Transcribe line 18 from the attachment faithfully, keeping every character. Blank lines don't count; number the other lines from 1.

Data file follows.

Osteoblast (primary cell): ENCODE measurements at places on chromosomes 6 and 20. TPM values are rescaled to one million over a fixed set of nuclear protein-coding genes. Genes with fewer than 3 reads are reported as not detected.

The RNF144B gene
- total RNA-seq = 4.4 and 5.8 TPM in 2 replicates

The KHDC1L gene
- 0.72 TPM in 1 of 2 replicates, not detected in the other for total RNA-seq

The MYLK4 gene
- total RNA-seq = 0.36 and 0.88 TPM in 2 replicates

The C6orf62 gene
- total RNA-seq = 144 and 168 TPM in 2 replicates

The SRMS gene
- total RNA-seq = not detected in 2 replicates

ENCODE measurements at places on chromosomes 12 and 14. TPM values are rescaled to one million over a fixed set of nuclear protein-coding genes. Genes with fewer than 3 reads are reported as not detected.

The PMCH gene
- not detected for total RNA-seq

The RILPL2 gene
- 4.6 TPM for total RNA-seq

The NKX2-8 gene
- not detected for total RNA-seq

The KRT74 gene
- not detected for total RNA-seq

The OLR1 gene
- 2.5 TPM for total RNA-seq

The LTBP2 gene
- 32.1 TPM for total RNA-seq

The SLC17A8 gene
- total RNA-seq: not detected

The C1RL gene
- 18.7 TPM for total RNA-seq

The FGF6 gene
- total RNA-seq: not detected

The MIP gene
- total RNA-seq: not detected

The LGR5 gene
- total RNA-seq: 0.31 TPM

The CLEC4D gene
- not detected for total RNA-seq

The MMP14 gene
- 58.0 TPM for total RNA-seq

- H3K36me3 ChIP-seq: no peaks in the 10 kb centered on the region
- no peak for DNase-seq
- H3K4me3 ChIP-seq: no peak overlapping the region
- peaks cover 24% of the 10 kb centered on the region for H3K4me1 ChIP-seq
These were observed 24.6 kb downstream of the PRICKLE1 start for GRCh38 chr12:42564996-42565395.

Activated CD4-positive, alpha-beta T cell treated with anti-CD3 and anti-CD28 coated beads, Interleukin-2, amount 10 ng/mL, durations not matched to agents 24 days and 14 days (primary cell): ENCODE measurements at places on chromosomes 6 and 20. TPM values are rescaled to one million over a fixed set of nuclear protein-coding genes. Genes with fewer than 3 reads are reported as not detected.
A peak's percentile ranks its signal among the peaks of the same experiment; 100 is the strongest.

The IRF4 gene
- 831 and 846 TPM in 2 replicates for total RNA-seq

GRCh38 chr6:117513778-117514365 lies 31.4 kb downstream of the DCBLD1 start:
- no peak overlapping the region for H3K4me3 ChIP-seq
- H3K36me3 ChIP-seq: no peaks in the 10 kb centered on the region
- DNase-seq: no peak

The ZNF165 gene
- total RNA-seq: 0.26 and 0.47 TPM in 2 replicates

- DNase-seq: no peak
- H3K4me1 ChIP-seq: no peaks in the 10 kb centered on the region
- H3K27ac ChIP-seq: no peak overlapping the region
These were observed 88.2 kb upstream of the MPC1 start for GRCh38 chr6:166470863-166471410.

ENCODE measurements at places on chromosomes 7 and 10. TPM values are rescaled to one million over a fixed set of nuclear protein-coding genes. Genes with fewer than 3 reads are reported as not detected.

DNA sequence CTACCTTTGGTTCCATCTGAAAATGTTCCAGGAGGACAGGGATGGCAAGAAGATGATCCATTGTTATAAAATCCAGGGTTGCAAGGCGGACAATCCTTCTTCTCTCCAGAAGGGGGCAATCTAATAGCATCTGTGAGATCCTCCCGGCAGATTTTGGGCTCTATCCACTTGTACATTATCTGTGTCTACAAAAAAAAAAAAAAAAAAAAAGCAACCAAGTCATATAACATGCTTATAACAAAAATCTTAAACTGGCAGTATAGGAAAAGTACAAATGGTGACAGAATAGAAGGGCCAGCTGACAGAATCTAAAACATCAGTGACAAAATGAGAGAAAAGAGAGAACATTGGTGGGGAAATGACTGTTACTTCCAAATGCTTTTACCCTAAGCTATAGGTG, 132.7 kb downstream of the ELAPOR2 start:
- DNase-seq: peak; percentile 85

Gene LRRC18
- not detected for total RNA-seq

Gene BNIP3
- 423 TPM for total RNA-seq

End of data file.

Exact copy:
- not detected for total RNA-seq